Every year in January Martin Luther King Jr. is celebrated for the powerful role he played in the civil rights movement. A moving orator, and a proven rhetorician; King recognized that, despite the injustices of institutionalized racism enduring for generations after its birth, the founding principles of the United States of America, if applied, were all that was needed to achieve his dream.
The truth shall set you free. And the self-evident truths acknowledged by America’s Founding Fathers held the key to unlocking the potential of the American idea.
Today, in 2018, the propaganda disseminated by the Left pushes the lie that Republicans and conservatives are racists at heart, hell bent on oppressing minorities, and engaging in a tribal philosophy that all men are not created equal in the eyes of God.
You and I know that not to be true. We know that the Republican Party was founded on a platform of abolition of slavery; that Republicans were the motive force behind the Civil Rights Act; that the principles of Individualism held tightly to by conservatives are the very principles for which King fought for.
Still, at every turn conservatives are labeled by the Left as racists and perceived injustices are met with violence by the Left.
Ever logical and stinging in her rebuke of the collectivism of the Left, Ayn Rand identified these emerging trends soon after the Civil Rights movement was hijacked by the Democrats and began morphing into identity politics:
“Today, racism is regarded as a crime if practiced by a majority—but as an inalienable right if practiced by a minority. The notion that one’s culture is superior to all others solely because it represents the traditions of one’s ancestors, is regarded as chauvinism if claimed by a majority—but as “ethnic” pride if claimed by a minority.”
The Left’s prescriptions for what they imagine are America’s ills are not a strict regimen of healing self-evident truths of Individualism that release us further into liberty, but, instead, a steady diet of institutionalized oppression merely with different targets, and administered by the ‘victim class.’
That target is the Individual – the most oppressed minority in all of human history. Generally, protecting the rights of the Individual is a torch carried by those on the right that stand for small, limited government and fight for the guarantees of liberty enshrined in our constitution.
In his ‘I have a dream’ speech, King warned of the dangers of such a militant group-think that risked falling into an immoral discrimination all its own.
“The marvelous new militancy which has engulfed the Negro community must not lead us to a distrust of all white people, for many of our white brothers, as evidenced by their presence here today, have come to realize that their destiny is tied up with our destiny. And they have come to realize that their freedom is inextricably bound to our freedom. We cannot walk alone.”
Indeed, conservatives understand and fight for the principle that each and every individual deserves a right to life, to liberty, to the pursuit and fruits of prosperity, with out any other qualifier other than that they be a human being.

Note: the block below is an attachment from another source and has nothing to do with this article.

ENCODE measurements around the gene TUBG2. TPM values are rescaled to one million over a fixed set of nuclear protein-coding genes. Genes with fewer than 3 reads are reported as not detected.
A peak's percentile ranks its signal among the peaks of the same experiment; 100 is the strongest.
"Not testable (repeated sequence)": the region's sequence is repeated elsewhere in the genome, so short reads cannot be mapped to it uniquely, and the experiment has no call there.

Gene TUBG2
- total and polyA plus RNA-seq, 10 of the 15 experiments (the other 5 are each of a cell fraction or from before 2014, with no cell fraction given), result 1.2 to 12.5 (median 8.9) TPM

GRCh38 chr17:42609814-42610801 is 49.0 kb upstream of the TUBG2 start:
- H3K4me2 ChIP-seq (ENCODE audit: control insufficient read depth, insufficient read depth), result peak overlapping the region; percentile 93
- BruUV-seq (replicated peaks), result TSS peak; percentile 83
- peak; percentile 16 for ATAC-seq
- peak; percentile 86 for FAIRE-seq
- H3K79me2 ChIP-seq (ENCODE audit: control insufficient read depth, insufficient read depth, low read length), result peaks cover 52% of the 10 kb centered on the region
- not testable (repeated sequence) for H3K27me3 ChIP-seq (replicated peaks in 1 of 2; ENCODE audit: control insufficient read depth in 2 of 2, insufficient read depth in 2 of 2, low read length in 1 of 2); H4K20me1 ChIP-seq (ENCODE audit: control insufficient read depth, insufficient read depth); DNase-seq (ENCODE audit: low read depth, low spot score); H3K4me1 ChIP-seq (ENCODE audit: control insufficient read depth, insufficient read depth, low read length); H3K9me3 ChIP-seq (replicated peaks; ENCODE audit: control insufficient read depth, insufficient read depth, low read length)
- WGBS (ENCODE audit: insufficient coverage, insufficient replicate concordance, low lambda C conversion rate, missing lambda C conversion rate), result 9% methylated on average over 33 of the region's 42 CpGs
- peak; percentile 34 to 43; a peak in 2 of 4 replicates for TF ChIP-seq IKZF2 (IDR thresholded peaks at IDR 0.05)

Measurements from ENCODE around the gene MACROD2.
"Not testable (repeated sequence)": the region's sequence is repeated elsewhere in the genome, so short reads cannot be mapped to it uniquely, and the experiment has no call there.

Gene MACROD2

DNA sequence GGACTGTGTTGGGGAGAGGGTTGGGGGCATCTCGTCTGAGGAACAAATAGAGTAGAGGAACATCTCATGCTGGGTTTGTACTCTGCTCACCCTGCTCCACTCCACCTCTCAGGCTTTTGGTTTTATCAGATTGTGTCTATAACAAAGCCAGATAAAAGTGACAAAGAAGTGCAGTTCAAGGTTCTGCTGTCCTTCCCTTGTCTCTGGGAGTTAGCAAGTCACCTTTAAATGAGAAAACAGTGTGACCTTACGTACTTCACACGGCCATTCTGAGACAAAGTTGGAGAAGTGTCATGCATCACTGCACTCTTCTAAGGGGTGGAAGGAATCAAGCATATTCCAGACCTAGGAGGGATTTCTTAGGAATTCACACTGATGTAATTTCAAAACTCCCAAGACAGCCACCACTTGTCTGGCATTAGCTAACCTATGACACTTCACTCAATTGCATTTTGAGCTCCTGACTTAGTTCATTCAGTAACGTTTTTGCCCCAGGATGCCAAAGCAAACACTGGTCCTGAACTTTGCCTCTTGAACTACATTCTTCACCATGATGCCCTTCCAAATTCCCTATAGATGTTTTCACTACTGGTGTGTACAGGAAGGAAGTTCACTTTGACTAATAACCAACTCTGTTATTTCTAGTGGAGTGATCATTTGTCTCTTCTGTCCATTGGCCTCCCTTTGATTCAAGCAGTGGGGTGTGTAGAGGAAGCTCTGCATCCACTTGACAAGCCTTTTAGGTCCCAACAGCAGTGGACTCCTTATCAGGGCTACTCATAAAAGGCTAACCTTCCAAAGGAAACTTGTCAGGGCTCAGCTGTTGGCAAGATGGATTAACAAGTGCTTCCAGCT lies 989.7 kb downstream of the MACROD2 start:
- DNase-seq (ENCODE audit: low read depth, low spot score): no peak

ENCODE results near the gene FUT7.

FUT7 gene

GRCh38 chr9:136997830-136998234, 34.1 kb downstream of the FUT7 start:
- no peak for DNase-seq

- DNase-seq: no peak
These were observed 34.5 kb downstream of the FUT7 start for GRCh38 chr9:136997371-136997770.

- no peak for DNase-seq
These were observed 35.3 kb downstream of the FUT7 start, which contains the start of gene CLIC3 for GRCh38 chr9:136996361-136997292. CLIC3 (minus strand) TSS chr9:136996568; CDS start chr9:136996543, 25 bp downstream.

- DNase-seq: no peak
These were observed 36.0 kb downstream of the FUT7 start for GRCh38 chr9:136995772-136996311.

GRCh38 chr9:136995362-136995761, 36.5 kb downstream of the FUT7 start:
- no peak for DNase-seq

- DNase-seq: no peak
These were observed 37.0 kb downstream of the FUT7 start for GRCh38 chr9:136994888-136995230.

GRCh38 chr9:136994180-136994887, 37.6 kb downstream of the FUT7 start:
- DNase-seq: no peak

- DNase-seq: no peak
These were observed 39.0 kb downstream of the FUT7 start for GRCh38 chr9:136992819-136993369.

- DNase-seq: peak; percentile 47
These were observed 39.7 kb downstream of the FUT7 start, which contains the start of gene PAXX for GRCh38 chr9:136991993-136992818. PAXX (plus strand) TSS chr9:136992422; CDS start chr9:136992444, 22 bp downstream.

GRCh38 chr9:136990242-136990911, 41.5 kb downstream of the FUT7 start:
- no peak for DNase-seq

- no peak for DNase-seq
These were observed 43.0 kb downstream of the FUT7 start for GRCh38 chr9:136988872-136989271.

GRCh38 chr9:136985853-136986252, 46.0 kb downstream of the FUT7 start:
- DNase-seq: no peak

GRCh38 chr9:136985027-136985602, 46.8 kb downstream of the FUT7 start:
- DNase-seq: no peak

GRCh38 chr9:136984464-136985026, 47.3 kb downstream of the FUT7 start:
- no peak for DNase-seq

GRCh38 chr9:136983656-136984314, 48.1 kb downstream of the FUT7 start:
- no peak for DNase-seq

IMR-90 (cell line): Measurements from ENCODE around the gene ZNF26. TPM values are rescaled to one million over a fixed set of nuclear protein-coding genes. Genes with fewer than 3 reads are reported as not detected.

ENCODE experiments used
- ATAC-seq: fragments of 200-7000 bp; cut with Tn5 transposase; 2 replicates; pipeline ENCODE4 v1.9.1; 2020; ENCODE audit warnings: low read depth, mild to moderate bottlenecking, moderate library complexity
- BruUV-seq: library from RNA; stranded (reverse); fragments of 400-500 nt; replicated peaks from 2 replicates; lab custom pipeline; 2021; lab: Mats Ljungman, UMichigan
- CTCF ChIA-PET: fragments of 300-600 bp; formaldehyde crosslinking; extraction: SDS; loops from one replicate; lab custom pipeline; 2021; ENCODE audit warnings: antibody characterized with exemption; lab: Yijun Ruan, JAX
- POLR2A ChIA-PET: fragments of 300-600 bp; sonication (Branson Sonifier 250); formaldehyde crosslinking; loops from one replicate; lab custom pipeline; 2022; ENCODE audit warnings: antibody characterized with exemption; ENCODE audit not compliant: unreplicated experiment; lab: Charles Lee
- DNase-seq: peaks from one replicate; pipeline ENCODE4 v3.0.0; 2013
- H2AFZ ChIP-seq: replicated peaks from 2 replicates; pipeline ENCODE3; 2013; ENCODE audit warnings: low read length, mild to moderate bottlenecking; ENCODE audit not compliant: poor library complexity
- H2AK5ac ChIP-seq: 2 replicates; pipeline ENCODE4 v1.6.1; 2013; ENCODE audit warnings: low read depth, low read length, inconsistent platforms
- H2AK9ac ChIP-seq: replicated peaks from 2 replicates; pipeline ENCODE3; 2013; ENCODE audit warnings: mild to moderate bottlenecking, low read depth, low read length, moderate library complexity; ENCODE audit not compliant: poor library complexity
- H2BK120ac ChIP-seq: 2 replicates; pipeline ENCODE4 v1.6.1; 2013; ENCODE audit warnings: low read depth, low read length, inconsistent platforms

How could the modern day Left so adamantly oppose these values while also claiming the mantle of Martin Luther King, Jr.?
King warned of this something that has contributed mightily to this confliction as well, writing in the student newspaper of Morehouse College in 1947:
“If we are not careful, our colleges will produce a group of close-minded, unscientific, illogical propagandists, consumed with immoral acts. Be careful, ‘brethren!’ Be careful, teachers!”
Is this not exactly what has happened? Liberal colleges and universities seem to churn out so-called social justice warriors that fit this mold perfectly.
These movements justify violence when confronted with opposing views, and have indoctrinated generations of youths with “progressive” collectivism that is seemingly antithetical to the Individualism preached by King.
However, when remembering and celebrating the virtues of MLK from which we have all harvested benefits, it would be a mistake to not acknowledge how he himself was guilty of spreading spores that lead to blight when it comes to individual rights.
It is evident in his views on Capitalism, which sound very much like those of the modern day militant Left:
“Capitalism does not permit an even flow of economic resources. With this system, a small privileged few are rich beyond conscience, and almost all others are doomed to be poor at some level. That’s the way the system works. And since we know that the system will not change the rules, we are going to have to change the system.”
For all his powerful insight on the moral questions of his day, and of humanity, even King made the mistake of believing that Capitalism was a system of economics distinct from a moral system of Individualism.
It is not, and never has been – Capitalism and Individualism are one in the same.
The chasm that has opened up between the bulk of King’s message and the politics that the Left often carries out in his name began with these cracks in intellectual consistency.
So while we celebrate King today, amid a bitterly divided partisan arena full of hostile and collective labeling and assigned motives, be sure to champion that which was rightly powerful within his message and understand just why his memory seems to represent something very different to many activists today.
But beyond all else, take comfort in the fact that, in many respects, despite the poisonous atmosphere of “race relations” in America, beneath the surface of media sound bytes and political propaganda, runs a stiff current of truth in which our actual minds and personal relations among one another that daily carries us to a place King was only able to dream about.